military family

Hands & Voices on the Homefront

by Johanna Wonderly

Military Families are a huge asset to our chapters. I live in California and my husband is a service member of the California National Guard and I want to share my experience as a military spouse in chapter leadership. Something about the military is we’re always on the go. Things are unpredictable and we learn to adapt and go with the flow. My husband was deployed this past May. We have three small children. They’re ages two, four, and six. All three of them were born Hard of Hearing. Having our community is vital for their success. And because of that, I am motivated to support my chapter.

military family

At California Hands & Voices I am in the role of ASTra Coordinator, Regional Representative serving 14 counties, and a member of our Northern CA Hands & Voices Family Camp planning committee. Here in California 3 of our original 7 ASTra Advocates were military spouses. We very much appreciate their willingness to serve our organization while their spouse serves in uniform.

I want to share five things about military spouses and how our chapters can support them.

  1. We are resilient. And with that comes amazing sets of skills. We know how to throw together a last-minute party. We know how to do things on a shoestring budget. We know how to make the magic happen and when plans change, we’re flexible because these are all things that are part of the military way of life.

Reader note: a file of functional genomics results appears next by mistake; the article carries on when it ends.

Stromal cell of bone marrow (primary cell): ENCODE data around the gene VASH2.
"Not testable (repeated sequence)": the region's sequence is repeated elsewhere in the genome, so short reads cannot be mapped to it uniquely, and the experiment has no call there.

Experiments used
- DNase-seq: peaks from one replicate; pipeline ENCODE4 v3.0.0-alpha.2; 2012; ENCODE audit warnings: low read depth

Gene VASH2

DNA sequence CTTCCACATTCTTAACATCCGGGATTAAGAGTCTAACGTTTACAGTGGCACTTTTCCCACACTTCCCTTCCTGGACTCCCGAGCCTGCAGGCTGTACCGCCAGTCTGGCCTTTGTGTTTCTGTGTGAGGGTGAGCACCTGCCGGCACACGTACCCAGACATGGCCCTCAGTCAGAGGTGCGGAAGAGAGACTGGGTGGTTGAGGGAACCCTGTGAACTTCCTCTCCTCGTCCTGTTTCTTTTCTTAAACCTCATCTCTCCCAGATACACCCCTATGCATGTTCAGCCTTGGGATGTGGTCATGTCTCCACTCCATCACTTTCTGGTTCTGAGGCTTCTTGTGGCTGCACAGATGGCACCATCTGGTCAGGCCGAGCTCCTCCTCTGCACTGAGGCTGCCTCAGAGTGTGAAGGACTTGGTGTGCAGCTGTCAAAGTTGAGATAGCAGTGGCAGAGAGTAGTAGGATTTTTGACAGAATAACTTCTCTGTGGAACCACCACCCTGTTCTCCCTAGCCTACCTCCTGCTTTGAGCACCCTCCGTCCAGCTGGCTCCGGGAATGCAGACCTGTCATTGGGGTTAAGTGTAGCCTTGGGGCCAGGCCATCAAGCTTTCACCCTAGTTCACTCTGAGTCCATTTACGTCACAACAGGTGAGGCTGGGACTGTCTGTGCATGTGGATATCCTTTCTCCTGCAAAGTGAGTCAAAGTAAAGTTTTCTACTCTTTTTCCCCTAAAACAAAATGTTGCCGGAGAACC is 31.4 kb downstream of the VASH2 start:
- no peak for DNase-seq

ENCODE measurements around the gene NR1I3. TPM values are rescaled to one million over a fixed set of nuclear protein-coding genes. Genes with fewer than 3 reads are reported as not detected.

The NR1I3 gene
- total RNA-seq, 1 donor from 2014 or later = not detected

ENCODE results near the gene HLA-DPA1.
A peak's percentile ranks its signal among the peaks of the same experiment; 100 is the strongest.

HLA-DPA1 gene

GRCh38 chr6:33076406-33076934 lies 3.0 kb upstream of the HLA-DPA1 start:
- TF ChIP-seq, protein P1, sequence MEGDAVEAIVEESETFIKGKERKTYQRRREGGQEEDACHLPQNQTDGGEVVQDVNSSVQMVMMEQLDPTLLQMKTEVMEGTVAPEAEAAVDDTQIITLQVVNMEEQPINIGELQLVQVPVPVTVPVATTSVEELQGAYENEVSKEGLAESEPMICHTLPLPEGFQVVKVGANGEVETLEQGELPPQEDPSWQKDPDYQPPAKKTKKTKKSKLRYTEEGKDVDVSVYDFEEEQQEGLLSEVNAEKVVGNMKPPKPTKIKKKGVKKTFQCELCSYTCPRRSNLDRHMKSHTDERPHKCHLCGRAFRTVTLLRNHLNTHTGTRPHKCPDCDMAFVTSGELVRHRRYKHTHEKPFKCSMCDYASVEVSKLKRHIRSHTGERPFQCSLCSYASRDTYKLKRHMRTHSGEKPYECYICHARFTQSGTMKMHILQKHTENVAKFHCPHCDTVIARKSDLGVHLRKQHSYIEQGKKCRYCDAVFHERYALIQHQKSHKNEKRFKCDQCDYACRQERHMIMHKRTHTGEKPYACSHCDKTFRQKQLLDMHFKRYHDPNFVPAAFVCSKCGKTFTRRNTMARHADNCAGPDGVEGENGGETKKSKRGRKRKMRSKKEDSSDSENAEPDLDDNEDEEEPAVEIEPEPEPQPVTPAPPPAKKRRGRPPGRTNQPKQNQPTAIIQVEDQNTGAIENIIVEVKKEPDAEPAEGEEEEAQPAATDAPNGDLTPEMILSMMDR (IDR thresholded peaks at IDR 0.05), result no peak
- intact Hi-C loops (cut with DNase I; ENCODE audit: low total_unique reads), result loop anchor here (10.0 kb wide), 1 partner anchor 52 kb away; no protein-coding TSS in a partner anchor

2. Because military spouses move often, we have connections all over the globe. So, when Hands & Voices members are transferring in from out of state may have a friend of a friend and those who are moving out of state, we can opt to connect them with a friend in the states they’re headed to.
  3. It’s important to trust that we as military spouses know our limits. As chapter leaders we are apt to miss an opportunity if we assume or decide for the spouse that they are too busy to do something to support the chapter. Allowing our military membership to make these decisions on their own, we maximize potential to bring new skills and perspectives to the table. We know our limits.

    To those in leadership, what we want you to know when reaching out to Military Families who may not be in leadership.

    1. If we don’t come to an event, please don’t give up on us. It’s not personal. Keep inviting us. The time will come where the stars will align and we will join. And we will be grateful for that opportunity.
    2. Offering to watch siblings for doctor’s appointments is an answered prayer. For my own family Audiology appointments are a big deal and require multiple adults to supervise kids while one is in the booth, and this adds a level of complexity when it comes to setting up appointments, especially when the spouse is deployed and your support circle may not yet be established, due to frequent moves.